Virgin Media is breaking rules about how customers can cancel, regulator tells court

Virgin Media, one of the country’s biggest television and internet service providers, is breaking rules over how it allows customers to cancel their service so they can switch providers, the telecoms regulator has claimed.

omreg has launched commercial court proceedings against Virgin for alleged failure to comply with universal service rules because Virgin’s process of allowing a customer to switch providers is a chilling process.

Comreg says that Virgin’s imposition of a 30-day cancellation period for customers outside of the minimum contract period provides a disincentive to switch as it “effectively charges consumers to switch”. This should have a “deterrent effect” on a change, it is said.

In September last year, Comreg Virgin issued a notice of non-compliance, stating that despite requiring customers to give one month’s written notice, this clause in the contract with the customer was silent on the procedure and terms for doing so.

For example, the customer is not told where the written e-mail or cancellation letter should be sent or what information should be transmitted, according to Comreg.

Therefore, it said, there was only one way to let customers know they could cancel – by calling Virgin’s 1908 number. 95 per cent of customers cancel over the phone, but of the 5 per cent who cancel by other means, Virgin still attempted to call the customer.

Virgin said there were a number of reasons for this, including GDPR reasons. Comreg said Virgin did not cite any specific provision to justify this GDPR claim.

Comreg said Virgin seemed to think that “when some customers call to cancel, they get tactical and look for a better deal”. As such, Virgin considers it part of “consumer welfare” to discourage such customers.

That approach is at odds with the practice Comreg expects in such scenarios as required by the regulations, the regulator said.

Virgin also said the 30-day notice period is standard practice and recognized as legitimate. Comreg said this claim goes against regulations that say the customer cannot be charged for switching.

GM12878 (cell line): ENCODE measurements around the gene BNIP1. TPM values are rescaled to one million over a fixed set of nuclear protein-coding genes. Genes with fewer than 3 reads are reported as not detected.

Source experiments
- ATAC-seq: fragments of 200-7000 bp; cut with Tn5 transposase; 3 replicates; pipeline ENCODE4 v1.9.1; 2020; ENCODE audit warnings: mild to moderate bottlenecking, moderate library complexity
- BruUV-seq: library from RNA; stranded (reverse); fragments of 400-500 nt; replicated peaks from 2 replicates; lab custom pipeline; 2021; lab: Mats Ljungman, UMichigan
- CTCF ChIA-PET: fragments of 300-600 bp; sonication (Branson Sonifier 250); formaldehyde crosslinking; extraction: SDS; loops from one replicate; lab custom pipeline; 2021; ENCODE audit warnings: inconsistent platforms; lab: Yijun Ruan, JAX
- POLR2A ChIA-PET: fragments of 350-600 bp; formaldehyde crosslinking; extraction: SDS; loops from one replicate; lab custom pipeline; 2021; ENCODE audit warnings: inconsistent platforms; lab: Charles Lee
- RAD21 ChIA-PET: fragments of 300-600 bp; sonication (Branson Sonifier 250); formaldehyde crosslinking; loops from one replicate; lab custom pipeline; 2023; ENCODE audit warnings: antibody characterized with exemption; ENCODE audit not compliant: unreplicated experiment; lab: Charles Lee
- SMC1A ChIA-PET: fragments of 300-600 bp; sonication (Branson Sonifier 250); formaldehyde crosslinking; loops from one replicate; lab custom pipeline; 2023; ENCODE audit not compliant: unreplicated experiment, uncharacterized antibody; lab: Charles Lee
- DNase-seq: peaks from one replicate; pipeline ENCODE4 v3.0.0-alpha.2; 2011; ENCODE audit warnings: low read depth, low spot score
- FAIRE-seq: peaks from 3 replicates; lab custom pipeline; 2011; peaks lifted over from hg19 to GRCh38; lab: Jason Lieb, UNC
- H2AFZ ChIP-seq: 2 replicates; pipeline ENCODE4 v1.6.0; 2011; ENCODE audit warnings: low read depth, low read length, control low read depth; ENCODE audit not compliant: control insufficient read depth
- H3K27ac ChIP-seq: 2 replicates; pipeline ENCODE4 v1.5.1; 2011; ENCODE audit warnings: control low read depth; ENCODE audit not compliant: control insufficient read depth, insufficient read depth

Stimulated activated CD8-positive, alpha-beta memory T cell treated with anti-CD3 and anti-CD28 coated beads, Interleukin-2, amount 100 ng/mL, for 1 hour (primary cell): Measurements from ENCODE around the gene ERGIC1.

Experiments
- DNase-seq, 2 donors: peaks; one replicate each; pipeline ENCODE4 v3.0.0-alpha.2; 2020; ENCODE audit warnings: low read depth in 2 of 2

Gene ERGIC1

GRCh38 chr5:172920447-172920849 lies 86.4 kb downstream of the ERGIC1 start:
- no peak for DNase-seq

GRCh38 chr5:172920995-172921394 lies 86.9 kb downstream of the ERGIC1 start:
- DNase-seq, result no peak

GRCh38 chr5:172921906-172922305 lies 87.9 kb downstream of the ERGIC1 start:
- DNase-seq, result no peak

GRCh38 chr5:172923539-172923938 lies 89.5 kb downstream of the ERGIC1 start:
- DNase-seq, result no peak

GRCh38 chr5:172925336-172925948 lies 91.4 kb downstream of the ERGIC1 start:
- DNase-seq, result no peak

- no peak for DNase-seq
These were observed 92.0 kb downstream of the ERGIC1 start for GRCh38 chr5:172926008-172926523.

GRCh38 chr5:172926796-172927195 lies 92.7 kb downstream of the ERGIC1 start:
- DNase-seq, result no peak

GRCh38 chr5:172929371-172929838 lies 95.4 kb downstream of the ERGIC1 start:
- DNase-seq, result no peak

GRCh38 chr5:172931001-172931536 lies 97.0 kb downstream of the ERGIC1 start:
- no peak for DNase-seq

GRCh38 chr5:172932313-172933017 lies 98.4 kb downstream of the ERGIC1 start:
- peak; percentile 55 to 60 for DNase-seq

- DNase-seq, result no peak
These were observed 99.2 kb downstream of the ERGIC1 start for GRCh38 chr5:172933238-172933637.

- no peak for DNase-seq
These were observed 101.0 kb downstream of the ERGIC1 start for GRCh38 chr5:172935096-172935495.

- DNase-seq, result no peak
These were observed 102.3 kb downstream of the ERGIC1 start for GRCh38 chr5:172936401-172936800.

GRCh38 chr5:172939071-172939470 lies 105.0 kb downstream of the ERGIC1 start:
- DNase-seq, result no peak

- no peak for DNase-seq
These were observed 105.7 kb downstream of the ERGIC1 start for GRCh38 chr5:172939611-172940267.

In its findings, Comreg said Virgin’s practices individually and cumulatively create disincentives to switch and impact consumer behavior.

It found that 155,672 of approximately 194,784 Virgin customers did not cancel on the first call. Another 7,602 canceled on a second call. A total of 76 percent were discouraged from switching.

As a result of Virgin’s failure to remedy the non-compliance, Comreg brought proceedings in the High Court to seek orders to do so.

The case was placed on the court’s fast-track dealing list Monday after the parties agreed by Judge Denis McDonald, who approved an agreed list of directions for the case’s progress.

Meanwhile, a separate lawsuit brought by Comreg against Meteor Mobile Communications Ltd, trading as Eir Mobile, for failing to meet universal service obligations before the Commercial Court was denied as the judge said the lawsuit was late and untimely in the proceedings. You will now go through the normal High Court list.

Comreg alleges that Eir Mobile has breached the rules by failing to ensure its customer contracts detail pricing and tariffs of out-of-package mobile data services in a clear, comprehensive and easily accessible manner. It also allegedly failed to provide the means to obtain up-to-date information on all applicable tariffs and maintenance fees. Virgin Media is breaking rules about how customers can cancel, regulator tells court

Fry Electronics Team

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